Academic institutions operate in a highly politicized and insecure environment. Hundreds of professors were killed during the peak of sectarian and insurgent violence, and many more stopped working or fled the country, though there have been some reports of scholars returning to their jobs following security improvements in the last two years.
Rights to freedom of assembly and association are recognized by the constitution and generally respected in practice. The constitution guarantees these rights “in a way that does not violate public order and morality.” Domestic and international nongovernmental organizations (NGOs) are able to operate without legal restrictions, and although safety concerns severely limit their activities in many areas, their situation improved along with general security conditions in 2009. The lack of a legal framework and registration system for NGOs also hinders their ability to function and attract donor funds.
The constitution provides for the right to form and join professional associations and unions. Union activity has flourished in nearly all industries since 2003, and strikes have not been uncommon. However, Iraq’s 1987 labor law remains in effect, prohibiting unionization in the public sector, and a 2005 decree by the ITG gave authorities the power to seize all union funds and prevent their disbursal. A pro-union parliamentary committee was subsequently established to revise the decree and advance International Labour Organization–compliant labor laws that were drafted in 2004, but these have yet to be enacted.
Judicial independence is guaranteed in the constitution. The Higher Judicial Council—headed by the chief judge of the Federal Supreme Court and composed of Iraq’s 17 chief appellate judges and several judges from the Federal Court of Cassation—has administrative authority over the court system. In practice, however, judges have come under immense political and sectarian pressure and have been largely unable to pursue cases involving organized crime, corruption, and militia activity, even when presented with overwhelming evidence. Iraqi citizens often turn to local militias and religious groups to dispense justice rather than seeking redress with official law enforcement bodies that are seen as corrupt or ineffective.
Those accused of committing war crimes, genocide, and crimes against humanity fall under the jurisdiction of the Iraqi High Tribunal (IHT), previously known as the Iraq Special Tribunal. The IHT statute does not explicitly require that guilt be proven beyond a reasonable doubt and lacks adequate safeguards against self-incrimination. International observers noted numerous irregularities in the trial that culminated in the execution of former president Saddam Hussein in December 2006. Trials and sentencing procedures for a number of senior Hussein aides were ongoing in 2009.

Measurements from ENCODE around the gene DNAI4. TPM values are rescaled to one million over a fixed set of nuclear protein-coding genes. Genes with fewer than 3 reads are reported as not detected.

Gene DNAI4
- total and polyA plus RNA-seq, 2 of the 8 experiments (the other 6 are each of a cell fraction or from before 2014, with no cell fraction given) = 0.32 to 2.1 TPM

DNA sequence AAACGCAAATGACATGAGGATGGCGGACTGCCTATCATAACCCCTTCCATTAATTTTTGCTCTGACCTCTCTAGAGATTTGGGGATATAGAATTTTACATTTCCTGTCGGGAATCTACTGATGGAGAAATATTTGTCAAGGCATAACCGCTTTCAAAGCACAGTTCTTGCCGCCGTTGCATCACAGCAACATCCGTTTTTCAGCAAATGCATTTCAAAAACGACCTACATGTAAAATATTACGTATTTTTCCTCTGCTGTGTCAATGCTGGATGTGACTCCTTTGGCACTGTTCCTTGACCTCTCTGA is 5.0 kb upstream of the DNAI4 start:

The criminal procedure code and the constitution prohibit arbitrary arrest and detention, though both practices are common in security-related cases. The constitution prohibits all forms of torture and inhumane treatment and affords victims the right to compensation, but authorities have not established effective safeguards against the mistreatment of detainees. Allegations of torture by security services have been serious and widespread. While KRG laws similarly prohibit inhumane treatment, it is widely acknowledged that Kurdish security forces practice illegal detention and questionable interrogation tactics.Detainees in U.S. custody have also experienced torture and mistreatment, although U.S. forces in 2009 were transferring their remaining detainees to Iraqi control. In September, the U.S. military closed Camp Bucca, once its largest detention facility in the country.
The constitution promises women equal rights under the law, though in practice they face various forms of legal and societal discrimination. Women are guaranteed 25 percent of the seats in the legislature, and their participation in public life has increased as the security situation has improved; in 2009, women entered the officer corps of the Iraqi police for the first time. While they still faced serious social pressure and restrictions, women also returned in larger numbers to jobs and universities. Women enjoy somewhat greater legal protections and social freedoms in the Kurdish region, but their political power is limited. Moreover, domestic abuse and so-called honor killings remain serious problems both in the Kurdish region and across the country. The laws applicable outside the Kurdish region offer leniency to the perpetrators of honor killings, and though the laws in the Kurdish region are more favorable towards women, honor killings and suicides of women accused of honor crimes persist. The U.S. State Department placed Iraq on the Tier 2 Watch List in its 2009 Trafficking in Persons Report, noting problems including the trafficking and sexual exploitation of women from impoverished and displaced Iraqi families, and the abuse of foreign men and women who are recruited to work in Iraq.